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Archive for Sunday, April 15, 2001

Yesterday’s trash is today’s recyclables

April 15, 2001

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Don't get me wrong.

I think recycling is terrific, noble even. Anything that'll help sustain life on Earth for a few more millenniums is OK by me.

But for some of us who didn't learn about separating our cans from our milk cartons in elementary school or while watching "Sesame Street," recycling is not like falling off a log.

For the better part of the last 60-some years I've called boxes filled with empty cans, bottles, magazines, plastic bags and old newspapers trash.

Trash was an issue that could get you elected to public office. Trash was something we used to burn in 55-gallon drums in our back yards.

Youngsters didn't get their allowances when they forgot to "take out the trash."

Today's trash is called recycling. You don't toss recycling in a beat-up metal garbage can for the trash man. You sort it by category.

We file our recycling in a back room. After we've rinsed and crushed our aluminum cans they're placed in a plastic bag that hangs on a door knob on top of the bag that holds our discarded plastic bags. Stacks of newspapers are on a wire rack, ready for bundling. Magazines are a separate category and are bagged and stacked under the rack of newspapers.

All of the non-aluminum cans, freshly washed bottles and jars along with flattened and folded cereal boxes and other "fiberboard containers" are stored in a big, blue plastic bin. Junk mail has its own container. During holidays there's a separate area for cardboard.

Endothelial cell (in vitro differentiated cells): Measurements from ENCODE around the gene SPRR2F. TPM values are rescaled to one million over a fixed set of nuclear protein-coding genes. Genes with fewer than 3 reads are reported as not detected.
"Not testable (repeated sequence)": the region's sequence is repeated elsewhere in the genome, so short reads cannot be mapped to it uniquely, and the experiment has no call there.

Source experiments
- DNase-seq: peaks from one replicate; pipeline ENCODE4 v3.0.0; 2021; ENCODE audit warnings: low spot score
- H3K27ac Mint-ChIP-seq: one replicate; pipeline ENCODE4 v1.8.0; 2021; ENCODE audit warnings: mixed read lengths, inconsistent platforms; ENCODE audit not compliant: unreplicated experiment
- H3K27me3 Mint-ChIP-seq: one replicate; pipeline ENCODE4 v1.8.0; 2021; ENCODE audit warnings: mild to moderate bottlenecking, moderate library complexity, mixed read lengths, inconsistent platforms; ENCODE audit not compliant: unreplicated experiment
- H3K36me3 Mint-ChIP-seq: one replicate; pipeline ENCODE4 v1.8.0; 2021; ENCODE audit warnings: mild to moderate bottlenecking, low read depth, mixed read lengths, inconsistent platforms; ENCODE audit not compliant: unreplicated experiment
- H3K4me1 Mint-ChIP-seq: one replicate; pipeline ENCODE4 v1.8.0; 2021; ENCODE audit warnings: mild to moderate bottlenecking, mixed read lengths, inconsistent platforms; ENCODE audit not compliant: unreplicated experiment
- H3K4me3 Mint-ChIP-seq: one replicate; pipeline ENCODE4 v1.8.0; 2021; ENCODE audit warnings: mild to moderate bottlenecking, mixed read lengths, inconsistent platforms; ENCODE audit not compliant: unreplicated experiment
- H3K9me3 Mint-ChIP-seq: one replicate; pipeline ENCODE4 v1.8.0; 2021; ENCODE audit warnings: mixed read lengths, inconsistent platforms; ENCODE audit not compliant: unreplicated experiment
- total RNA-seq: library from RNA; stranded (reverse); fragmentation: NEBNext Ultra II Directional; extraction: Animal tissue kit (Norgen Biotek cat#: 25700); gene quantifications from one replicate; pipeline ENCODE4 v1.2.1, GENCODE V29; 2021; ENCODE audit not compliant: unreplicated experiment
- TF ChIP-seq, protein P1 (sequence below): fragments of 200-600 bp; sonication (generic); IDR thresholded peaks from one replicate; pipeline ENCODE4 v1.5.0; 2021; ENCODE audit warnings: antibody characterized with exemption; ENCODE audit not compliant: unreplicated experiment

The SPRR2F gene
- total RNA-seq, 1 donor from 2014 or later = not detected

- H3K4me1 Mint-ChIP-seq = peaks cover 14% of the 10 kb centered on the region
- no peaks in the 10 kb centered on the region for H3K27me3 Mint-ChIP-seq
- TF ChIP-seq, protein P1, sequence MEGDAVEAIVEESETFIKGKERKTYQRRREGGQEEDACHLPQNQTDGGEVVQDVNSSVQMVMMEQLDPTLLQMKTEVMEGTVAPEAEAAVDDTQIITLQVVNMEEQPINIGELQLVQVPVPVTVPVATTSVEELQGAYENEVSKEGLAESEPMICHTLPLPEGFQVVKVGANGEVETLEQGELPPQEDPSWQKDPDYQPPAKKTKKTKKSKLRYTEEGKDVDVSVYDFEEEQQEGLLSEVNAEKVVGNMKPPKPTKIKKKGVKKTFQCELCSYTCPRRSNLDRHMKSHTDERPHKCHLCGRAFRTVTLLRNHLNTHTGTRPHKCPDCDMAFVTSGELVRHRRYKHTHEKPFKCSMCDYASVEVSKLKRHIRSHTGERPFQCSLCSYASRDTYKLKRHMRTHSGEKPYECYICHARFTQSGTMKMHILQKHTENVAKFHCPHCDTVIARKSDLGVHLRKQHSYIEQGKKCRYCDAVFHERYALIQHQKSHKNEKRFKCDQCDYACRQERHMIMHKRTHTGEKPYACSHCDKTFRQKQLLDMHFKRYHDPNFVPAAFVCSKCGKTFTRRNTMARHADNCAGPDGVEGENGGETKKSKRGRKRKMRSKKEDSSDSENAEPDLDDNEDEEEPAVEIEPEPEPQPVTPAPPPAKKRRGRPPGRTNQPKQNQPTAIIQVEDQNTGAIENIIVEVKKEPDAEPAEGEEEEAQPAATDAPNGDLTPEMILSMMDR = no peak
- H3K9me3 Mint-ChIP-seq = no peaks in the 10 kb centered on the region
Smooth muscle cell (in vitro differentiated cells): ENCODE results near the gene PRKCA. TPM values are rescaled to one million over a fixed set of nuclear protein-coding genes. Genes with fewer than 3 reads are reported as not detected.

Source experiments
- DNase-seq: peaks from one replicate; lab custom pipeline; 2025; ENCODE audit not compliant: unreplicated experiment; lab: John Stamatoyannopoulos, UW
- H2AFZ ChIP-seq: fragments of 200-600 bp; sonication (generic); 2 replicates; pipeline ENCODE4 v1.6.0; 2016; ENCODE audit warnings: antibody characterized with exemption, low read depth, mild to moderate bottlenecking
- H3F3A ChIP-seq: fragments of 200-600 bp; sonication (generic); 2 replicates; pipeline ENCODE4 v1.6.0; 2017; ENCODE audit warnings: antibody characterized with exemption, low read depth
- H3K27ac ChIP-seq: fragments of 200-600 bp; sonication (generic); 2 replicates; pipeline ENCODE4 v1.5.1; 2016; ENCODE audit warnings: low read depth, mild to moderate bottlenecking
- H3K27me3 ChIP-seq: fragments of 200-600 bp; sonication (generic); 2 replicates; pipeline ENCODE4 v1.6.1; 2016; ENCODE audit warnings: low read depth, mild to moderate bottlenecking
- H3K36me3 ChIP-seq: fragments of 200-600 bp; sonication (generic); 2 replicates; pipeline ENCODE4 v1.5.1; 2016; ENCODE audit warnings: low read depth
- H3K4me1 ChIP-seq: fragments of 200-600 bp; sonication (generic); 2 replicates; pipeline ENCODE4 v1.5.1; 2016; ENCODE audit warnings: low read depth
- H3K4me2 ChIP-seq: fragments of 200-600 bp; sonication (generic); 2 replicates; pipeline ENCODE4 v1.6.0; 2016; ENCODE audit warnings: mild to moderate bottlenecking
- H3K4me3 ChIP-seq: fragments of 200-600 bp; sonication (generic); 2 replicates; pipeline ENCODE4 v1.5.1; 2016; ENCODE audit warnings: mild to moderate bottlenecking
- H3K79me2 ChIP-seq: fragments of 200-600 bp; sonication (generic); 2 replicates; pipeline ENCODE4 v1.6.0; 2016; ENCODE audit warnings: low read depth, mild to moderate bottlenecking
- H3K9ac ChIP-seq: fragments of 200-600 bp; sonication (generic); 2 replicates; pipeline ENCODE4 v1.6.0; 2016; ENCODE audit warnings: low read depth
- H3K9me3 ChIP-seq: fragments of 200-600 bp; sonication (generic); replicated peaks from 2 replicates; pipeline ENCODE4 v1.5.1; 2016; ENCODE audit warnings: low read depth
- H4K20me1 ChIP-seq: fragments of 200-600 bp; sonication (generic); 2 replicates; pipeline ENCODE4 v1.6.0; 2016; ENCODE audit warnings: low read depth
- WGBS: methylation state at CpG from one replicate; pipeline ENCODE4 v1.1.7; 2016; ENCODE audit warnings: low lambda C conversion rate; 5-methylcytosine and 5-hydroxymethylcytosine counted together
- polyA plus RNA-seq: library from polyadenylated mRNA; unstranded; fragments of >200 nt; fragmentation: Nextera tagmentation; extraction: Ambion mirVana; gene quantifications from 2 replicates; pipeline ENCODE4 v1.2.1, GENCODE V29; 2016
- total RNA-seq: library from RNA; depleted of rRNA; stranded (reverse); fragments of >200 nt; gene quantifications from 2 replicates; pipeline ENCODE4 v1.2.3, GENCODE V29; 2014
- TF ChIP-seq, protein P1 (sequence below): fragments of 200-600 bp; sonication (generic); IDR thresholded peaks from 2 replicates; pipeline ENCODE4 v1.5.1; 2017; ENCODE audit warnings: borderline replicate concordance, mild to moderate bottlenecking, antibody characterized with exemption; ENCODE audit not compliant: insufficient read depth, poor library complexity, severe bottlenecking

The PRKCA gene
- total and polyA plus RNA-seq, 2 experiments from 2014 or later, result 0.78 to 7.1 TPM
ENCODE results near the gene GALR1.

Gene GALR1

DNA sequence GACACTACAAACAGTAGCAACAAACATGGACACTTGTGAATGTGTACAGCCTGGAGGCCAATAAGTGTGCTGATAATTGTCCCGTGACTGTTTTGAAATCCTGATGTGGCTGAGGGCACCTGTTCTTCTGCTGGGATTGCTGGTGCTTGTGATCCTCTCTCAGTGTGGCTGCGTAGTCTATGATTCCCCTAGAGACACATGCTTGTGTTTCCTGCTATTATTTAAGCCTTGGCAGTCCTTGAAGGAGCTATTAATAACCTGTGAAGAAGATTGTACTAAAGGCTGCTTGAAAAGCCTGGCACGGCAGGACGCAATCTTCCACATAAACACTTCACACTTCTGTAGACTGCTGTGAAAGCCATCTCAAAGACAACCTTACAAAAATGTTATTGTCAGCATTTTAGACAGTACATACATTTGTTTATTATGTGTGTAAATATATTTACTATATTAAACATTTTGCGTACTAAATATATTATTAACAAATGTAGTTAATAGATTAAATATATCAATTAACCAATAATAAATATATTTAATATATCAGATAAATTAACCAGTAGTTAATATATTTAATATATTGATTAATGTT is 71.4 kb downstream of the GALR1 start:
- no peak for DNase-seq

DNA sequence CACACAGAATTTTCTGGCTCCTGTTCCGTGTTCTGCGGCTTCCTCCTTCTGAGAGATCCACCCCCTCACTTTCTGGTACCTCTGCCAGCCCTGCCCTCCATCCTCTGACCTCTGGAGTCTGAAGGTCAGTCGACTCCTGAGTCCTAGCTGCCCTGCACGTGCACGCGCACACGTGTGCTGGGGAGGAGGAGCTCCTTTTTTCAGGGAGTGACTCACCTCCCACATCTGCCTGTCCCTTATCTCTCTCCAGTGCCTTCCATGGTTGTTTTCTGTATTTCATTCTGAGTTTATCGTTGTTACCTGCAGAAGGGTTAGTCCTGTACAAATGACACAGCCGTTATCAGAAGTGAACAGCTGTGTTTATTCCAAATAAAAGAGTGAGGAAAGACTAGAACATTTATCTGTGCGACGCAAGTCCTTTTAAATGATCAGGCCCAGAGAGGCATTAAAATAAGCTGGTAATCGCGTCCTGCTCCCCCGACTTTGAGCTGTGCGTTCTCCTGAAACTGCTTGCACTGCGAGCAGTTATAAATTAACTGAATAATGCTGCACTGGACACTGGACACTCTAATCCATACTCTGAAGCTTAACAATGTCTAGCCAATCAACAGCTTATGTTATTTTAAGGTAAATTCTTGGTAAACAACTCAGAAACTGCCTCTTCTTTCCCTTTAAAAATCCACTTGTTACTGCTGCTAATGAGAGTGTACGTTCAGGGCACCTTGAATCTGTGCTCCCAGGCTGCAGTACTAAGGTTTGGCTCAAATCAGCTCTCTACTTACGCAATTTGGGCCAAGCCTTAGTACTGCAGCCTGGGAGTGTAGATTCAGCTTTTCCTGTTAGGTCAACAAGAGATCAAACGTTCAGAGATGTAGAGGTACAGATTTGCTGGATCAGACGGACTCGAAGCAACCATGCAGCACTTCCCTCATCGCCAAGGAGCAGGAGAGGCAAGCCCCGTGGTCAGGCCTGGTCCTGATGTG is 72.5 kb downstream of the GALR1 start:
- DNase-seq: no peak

There was a period in my life when a collection like this would be considered evidence to a questionable lifestyle. You just didn't show your trash to strangers, and you dumped it in the dark of night.

I was dragged into recycling about nine years ago. I ignored the red flag when I saw my wife-to-be washing out a pizza box. She explained that cardboard should be clean before it is recycled.

Little did I know.

During my ongoing training I've asked lots of questions.

If we're really getting into this recycling thing, why aren't plastic forks or those big, clear plastic salad bar containers, cottage cheese or yogurt cartons, Styrofoam or vitamin bottles recycled?

How much water are we using to wash out empty syrup and salsa bottles? How much is it costing us to haul this stuff across town to the recycling center at Wal-Mart?

Is time a factor here?

The reply is a withering glance from recycling's poster child.

So, I'll just work around it.

I'll drink more water and fewer cans of pop. I'll lay off the canned goods, buy more foods in bulk, take cloth carryout bags to the grocery store or re-use my plastic bags, start squeezing my own fruit juice and ask that my Christmas presents come unwrapped.

On second thought, I guess the recycling run doesn't really take all that long.

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